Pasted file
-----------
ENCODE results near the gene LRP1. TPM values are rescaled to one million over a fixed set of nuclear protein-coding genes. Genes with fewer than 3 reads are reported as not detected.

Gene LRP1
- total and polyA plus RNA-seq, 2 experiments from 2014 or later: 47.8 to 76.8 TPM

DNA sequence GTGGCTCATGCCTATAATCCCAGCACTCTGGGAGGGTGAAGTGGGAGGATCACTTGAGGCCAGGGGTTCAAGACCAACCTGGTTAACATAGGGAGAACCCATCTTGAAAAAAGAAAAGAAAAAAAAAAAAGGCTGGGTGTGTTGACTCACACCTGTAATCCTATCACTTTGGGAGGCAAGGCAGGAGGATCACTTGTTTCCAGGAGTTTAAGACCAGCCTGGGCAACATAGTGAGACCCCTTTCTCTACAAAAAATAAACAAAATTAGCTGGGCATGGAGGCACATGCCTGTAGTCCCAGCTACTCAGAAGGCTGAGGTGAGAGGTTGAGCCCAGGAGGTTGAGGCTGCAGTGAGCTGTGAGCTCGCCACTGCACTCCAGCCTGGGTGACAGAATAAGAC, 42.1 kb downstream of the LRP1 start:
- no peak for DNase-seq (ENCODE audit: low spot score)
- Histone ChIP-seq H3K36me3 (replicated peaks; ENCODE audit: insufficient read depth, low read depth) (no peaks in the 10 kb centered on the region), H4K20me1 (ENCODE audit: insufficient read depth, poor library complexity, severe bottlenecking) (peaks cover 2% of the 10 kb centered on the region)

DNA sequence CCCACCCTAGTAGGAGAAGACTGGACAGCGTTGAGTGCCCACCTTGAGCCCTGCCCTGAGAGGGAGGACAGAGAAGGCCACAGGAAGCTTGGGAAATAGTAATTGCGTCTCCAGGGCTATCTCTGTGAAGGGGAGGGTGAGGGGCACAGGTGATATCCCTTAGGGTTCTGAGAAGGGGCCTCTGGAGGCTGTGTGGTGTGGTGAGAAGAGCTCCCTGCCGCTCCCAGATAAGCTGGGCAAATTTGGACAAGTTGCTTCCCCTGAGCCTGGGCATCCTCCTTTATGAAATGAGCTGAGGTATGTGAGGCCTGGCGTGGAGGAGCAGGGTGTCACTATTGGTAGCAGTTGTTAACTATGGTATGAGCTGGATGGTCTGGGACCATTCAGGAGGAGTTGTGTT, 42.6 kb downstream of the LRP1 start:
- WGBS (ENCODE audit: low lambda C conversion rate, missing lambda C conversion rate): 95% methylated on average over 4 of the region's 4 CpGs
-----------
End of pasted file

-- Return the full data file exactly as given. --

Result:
ENCODE results near the gene LRP1. TPM values are rescaled to one million over a fixed set of nuclear protein-coding genes. Genes with fewer than 3 reads are reported as not detected.

Gene LRP1
- total and polyA plus RNA-seq, 2 experiments from 2014 or later: 47.8 to 76.8 TPM

DNA sequence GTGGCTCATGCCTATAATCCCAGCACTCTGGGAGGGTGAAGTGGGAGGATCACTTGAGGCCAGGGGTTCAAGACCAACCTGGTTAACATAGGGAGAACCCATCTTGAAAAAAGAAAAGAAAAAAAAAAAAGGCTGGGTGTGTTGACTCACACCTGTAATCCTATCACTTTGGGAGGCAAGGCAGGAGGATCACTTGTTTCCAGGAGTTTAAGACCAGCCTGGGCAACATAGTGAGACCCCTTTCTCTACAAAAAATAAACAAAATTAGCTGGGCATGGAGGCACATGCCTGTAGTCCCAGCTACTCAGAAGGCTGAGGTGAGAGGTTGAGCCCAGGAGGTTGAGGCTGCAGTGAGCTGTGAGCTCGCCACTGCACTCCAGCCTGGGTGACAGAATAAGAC, 42.1 kb downstream of the LRP1 start:
- no peak for DNase-seq (ENCODE audit: low spot score)
- Histone ChIP-seq H3K36me3 (replicated peaks; ENCODE audit: insufficient read depth, low read depth) (no peaks in the 10 kb centered on the region), H4K20me1 (ENCODE audit: insufficient read depth, poor library complexity, severe bottlenecking) (peaks cover 2% of the 10 kb centered on the region)

DNA sequence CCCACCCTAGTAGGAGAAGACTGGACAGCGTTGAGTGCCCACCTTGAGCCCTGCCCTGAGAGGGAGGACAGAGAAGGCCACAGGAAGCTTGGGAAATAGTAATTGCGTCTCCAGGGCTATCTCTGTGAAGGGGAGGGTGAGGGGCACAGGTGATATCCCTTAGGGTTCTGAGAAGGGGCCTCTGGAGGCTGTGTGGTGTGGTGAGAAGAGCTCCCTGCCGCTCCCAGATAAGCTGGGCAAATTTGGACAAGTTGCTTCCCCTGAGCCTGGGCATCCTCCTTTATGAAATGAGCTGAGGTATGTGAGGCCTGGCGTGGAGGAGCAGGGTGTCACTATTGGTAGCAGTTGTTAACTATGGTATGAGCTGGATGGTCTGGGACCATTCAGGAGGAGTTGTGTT, 42.6 kb downstream of the LRP1 start:
- WGBS (ENCODE audit: low lambda C conversion rate, missing lambda C conversion rate): 95% methylated on average over 4 of the region's 4 CpGs